Part of Winter 2001
A co-presentation with CFMDC and the Images Festival (April 12 – 21, 2001)
Philip Hoffman has long been recognized as Canada’s pre-eminent diary filmmaker. For over twenty years he has been straining history through personal fictions, using the material of his life to deconstruct the Griersonian legacy of documentary practice. As an artist working directly upon the material of film, Hoffman is keenly attuned to the shape of seeing, foregrounding the image and its creation as well as the manufacture of point-of-view. Hoffman’s films are deeply troubled in their remembrances; beginning with On the Pond (1978), he dusts off the family archive to examine how estrangement fuels a fascination with the familiar surroundings of home.
Mortality forms the absent centre of Philip Hoffman’s oeuvre, a body of films that seem to foreshadow a penultimate loss that will take the maker to the outer and inner reaches of grief. Through the repeating figure of death – whether a boy lying on a Mexican roadside, the death of an elephant at the Rotterdam Zoo, or his uncle’s legacy of insanity and death in passing through/torn formations (1988) – Hoffman approaches the limits of representation and the ethical burdens of vision and reproduction.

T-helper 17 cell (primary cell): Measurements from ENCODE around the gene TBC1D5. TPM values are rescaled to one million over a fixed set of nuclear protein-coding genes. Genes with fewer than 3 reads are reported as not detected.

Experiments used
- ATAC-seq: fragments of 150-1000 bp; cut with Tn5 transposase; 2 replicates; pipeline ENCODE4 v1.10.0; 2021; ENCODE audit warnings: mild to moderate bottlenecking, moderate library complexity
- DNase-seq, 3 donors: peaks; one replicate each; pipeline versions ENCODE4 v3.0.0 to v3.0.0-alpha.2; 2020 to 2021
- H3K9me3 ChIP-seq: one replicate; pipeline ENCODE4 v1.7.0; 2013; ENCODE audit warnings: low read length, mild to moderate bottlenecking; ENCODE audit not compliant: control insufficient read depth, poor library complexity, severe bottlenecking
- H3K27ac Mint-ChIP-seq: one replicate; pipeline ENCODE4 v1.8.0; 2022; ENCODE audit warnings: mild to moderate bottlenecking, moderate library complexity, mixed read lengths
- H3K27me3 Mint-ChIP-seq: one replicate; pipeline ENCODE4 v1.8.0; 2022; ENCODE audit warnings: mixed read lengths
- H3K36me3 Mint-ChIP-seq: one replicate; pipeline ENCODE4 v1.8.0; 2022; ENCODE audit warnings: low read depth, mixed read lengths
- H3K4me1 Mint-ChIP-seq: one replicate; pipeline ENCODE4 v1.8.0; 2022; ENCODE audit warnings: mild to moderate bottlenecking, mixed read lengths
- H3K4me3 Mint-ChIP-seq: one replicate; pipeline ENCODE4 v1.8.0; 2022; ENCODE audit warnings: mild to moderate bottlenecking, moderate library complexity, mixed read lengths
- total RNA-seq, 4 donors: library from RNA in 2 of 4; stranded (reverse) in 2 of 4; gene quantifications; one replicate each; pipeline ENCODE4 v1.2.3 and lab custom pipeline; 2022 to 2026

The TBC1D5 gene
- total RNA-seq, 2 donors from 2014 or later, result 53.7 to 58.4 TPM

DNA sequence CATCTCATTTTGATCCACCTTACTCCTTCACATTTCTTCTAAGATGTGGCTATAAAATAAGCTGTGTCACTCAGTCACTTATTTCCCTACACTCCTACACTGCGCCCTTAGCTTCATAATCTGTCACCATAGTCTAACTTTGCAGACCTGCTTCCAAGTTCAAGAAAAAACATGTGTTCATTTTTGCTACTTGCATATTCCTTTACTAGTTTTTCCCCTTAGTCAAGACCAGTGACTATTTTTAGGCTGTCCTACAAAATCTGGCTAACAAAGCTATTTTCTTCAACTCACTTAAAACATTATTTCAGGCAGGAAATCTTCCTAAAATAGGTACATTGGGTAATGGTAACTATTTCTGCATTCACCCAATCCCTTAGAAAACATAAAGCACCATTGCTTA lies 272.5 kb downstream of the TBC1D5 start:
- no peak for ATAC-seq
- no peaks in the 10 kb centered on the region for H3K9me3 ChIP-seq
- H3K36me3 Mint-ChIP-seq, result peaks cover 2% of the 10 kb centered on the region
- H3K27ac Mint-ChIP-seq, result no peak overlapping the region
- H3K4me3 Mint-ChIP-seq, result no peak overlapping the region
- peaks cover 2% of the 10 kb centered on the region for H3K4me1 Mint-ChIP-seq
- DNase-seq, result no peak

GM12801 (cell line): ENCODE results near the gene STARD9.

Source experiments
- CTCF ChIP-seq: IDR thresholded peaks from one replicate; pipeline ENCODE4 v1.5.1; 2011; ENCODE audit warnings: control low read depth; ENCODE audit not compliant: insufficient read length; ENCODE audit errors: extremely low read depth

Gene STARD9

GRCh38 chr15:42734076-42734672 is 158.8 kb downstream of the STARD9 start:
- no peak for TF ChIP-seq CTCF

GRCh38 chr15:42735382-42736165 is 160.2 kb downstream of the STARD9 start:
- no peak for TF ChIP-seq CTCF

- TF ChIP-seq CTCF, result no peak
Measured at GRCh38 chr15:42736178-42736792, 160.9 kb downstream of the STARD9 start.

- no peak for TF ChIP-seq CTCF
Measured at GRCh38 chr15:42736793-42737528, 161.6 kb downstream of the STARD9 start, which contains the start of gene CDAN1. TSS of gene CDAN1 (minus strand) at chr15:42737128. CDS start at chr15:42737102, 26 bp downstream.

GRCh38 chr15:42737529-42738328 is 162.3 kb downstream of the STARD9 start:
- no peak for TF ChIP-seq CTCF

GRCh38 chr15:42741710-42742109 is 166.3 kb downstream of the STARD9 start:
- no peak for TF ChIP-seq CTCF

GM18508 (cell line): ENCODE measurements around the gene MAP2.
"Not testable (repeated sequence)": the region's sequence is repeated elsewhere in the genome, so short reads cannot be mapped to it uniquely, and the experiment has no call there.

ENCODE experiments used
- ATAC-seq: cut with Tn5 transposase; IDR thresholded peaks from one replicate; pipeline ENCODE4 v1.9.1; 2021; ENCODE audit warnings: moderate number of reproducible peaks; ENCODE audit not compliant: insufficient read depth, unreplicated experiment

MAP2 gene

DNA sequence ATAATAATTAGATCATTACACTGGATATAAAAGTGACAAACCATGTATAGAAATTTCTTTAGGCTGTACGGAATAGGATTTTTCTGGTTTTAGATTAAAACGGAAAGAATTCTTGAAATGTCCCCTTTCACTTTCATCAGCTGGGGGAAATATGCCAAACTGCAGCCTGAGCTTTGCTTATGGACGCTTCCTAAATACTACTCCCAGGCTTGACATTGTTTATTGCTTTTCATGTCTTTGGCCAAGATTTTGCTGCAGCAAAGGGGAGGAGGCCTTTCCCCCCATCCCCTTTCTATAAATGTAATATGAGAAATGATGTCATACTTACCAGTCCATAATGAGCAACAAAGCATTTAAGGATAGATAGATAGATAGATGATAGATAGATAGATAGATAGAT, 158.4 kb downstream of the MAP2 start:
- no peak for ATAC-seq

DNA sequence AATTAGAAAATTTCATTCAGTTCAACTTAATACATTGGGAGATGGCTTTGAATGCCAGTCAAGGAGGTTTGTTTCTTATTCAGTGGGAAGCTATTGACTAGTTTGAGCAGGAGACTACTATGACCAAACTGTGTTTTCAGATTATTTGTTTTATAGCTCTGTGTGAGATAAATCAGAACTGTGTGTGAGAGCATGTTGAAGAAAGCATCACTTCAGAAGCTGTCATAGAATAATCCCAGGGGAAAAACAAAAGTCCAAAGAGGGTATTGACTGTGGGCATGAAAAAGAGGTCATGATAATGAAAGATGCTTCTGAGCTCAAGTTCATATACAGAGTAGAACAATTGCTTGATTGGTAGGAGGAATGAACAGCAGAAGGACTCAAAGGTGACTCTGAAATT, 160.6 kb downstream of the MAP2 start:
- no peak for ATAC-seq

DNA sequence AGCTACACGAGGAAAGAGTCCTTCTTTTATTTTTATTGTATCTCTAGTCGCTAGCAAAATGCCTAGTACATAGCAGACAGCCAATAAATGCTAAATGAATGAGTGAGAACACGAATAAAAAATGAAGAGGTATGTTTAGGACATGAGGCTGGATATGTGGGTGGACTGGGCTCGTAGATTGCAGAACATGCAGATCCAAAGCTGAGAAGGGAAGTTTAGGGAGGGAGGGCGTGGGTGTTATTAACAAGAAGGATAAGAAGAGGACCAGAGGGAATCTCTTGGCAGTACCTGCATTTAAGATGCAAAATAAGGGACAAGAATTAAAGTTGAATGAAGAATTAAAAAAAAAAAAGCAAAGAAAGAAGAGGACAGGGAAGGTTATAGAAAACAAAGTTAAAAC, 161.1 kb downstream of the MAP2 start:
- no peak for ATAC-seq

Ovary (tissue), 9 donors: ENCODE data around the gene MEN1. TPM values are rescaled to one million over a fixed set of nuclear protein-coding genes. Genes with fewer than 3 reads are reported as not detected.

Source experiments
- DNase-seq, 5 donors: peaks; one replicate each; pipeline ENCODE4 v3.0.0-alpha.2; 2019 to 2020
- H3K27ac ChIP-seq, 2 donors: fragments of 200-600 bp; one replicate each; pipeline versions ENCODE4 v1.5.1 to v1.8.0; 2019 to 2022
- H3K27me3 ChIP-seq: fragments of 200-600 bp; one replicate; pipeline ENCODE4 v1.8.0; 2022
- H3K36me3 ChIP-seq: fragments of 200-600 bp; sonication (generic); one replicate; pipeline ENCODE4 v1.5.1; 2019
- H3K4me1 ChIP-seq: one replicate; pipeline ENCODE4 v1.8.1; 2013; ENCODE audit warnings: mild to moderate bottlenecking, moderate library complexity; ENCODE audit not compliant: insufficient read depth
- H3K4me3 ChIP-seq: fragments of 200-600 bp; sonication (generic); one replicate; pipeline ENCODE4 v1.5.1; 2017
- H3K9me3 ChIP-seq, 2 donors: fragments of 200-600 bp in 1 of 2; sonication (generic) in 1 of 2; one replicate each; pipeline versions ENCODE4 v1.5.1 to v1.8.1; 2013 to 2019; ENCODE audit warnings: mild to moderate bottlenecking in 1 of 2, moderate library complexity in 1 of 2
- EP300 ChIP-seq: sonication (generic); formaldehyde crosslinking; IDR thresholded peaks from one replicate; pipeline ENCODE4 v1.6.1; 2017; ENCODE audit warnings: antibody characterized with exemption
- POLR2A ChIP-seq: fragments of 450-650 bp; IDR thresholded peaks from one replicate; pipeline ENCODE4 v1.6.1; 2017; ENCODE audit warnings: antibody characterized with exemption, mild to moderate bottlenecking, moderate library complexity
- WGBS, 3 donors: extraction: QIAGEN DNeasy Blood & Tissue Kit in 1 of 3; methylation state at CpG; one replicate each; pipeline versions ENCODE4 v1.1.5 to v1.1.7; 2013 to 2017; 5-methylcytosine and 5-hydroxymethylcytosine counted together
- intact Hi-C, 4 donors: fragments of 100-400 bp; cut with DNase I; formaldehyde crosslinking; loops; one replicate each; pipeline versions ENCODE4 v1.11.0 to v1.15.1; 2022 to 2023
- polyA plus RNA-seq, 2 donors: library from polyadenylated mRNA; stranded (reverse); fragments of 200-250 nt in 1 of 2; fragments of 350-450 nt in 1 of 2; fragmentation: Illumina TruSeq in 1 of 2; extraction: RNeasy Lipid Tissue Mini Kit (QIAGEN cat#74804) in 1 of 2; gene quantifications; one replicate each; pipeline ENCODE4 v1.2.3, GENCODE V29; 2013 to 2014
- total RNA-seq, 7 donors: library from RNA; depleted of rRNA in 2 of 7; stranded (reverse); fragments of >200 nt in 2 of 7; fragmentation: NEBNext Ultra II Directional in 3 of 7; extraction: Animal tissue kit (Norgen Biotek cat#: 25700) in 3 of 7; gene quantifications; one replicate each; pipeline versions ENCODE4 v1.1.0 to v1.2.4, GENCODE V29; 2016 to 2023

The world premiere of What these ashes wanted (2001) places flesh on the poet Ann Carson’s words “death lines every moment of ordinary time.” With this new work Hoffman resides in an acutely intimate time, a daily practice of loss lived precariously between the terror of psychic disintegration and the provisional solace taken through public rituals of mourning. What these ashes wanted is not a story of surviving death, but rather, of living death through a heightening of the quotidian moments of everyday experience.
Saturday, April 14, 7 pm
On the Pond (1978, 9:00 min.)
What these ashes wanted (2001, 58:00 min.) World Premiere
Sunday, April 15, 9 pm
Somewhere Between Jalostotitlan and Encarnacion (1984, 6:00 min.)
?O, Zoo! (The Making of a Fiction Film) (1986, 23:00 min.)
passing through/torn formations (1988, 43:00 min.)
Opening Series II (1992, 10:00 min.) Ongoing Project